... the Council." Cromwell was himself present at this meeting of the Council, with Lawrence, Lambert, Wolseley, Strickland, Rous, Jones, Skippon, and Pickering. The draft read was most probably the English that was to be turned into Latin by Milton: but this does not preclude the idea that the document itself was substantially Milton's. Thurloe can hardly have drafted such a document. He may ...
— The Life of John Milton, Volume 5 (of 7), 1654-1660 • David Masson

... preceding Confederacy without a shock. Most who voted for it were unaware how radical a change it embodied. The Constitution, one may even admit, could not have been adopted had it then been understood to preclude the possibility of secession. Doubtless, too, the gradual change of view concerning it all over the North, sprung from the multiplication of social and economic ties between sections and States, rather than from study of constitutional law. We believe that the untruth of the central-sovereignty ...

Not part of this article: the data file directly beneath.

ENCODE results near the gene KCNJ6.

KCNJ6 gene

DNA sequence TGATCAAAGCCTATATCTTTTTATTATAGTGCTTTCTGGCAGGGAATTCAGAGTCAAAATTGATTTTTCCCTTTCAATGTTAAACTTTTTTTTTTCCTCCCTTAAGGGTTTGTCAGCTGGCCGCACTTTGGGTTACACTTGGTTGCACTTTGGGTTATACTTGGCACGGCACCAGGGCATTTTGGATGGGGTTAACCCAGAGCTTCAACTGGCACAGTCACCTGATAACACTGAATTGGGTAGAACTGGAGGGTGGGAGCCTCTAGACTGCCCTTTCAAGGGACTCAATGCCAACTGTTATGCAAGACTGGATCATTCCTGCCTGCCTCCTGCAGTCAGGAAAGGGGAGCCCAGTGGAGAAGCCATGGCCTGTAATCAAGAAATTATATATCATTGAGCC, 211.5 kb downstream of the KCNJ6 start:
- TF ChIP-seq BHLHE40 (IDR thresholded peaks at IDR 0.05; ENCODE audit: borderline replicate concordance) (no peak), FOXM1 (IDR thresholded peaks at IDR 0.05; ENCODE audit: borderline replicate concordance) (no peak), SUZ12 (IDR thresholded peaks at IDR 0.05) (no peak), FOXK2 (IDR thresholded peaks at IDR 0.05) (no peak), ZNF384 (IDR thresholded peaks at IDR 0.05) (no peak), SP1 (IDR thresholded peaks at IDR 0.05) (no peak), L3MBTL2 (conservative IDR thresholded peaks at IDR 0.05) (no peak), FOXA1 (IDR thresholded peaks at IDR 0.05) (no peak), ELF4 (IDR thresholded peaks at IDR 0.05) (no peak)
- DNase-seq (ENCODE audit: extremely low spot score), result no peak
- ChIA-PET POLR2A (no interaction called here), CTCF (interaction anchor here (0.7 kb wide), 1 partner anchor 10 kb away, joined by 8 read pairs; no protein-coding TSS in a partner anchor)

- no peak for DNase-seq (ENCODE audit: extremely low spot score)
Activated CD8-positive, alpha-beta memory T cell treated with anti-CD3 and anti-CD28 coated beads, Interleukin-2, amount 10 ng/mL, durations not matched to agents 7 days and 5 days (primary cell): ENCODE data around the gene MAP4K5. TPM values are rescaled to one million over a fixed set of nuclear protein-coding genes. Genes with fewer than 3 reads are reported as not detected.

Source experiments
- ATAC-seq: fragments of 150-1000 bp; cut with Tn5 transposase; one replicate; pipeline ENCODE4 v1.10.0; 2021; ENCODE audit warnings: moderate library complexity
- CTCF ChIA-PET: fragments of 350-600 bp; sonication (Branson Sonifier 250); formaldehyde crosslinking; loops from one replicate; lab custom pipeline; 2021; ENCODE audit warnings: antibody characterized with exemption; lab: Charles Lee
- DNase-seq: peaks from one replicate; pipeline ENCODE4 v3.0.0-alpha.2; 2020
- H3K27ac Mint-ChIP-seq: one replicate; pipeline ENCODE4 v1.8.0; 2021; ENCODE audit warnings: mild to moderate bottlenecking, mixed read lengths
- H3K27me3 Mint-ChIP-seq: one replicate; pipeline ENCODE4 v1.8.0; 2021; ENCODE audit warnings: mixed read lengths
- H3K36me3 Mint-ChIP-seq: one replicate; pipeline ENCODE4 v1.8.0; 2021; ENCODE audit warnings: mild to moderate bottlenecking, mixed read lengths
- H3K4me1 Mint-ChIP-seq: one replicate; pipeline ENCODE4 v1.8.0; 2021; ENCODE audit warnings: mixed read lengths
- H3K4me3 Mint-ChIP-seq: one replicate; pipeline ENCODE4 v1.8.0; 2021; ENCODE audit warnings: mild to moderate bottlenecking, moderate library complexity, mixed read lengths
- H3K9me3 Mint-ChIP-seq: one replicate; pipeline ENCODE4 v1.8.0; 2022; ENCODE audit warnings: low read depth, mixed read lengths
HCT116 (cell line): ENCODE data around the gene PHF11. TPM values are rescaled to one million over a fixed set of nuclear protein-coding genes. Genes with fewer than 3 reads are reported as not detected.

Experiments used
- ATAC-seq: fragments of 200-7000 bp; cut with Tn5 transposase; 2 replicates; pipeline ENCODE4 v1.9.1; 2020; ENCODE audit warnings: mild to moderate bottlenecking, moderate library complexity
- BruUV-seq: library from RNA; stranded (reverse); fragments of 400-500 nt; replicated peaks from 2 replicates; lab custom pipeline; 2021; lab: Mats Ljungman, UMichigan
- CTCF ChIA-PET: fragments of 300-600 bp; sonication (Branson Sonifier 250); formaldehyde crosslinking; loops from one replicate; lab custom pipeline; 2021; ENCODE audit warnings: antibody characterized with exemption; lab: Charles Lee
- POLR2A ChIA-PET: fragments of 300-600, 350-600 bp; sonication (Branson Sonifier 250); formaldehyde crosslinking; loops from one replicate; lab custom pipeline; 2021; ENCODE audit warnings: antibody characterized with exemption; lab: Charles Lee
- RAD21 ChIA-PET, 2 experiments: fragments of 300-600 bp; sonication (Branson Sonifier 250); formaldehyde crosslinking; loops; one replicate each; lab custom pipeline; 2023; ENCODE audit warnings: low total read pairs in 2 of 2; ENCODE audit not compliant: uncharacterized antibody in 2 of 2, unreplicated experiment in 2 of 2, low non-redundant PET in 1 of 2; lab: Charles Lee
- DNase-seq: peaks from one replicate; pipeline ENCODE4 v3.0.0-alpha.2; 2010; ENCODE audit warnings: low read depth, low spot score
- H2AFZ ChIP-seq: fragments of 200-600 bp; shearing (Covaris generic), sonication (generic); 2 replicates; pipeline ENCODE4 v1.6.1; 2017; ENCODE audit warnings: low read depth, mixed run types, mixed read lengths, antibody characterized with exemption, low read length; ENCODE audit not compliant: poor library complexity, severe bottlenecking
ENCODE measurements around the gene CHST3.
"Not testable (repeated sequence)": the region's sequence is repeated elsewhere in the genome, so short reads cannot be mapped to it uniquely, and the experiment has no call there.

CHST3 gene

— History of the United States, Volume 3 (of 6) • E. Benjamin Andrews

... which was to send Bibles all over the world. The supporters of that establishment could have no self-interested views; for I was supplied by them with a noble-sized Bible at a price so small as to preclude the idea that it could bring any ...
— The Romany Rye • George Borrow

... being deprived of this means of escape, his public nature prevailed, and he saw that it was his duty to confront the woman, and strike a blow at, the national evil stalking beside him. But he was in a difficulty, for his natural delicacy towards women seemed to preclude him from treating her as if she were what she evidently was, while his sense of duty—urged him with equal ...
— Forsyte Saga • John Galsworthy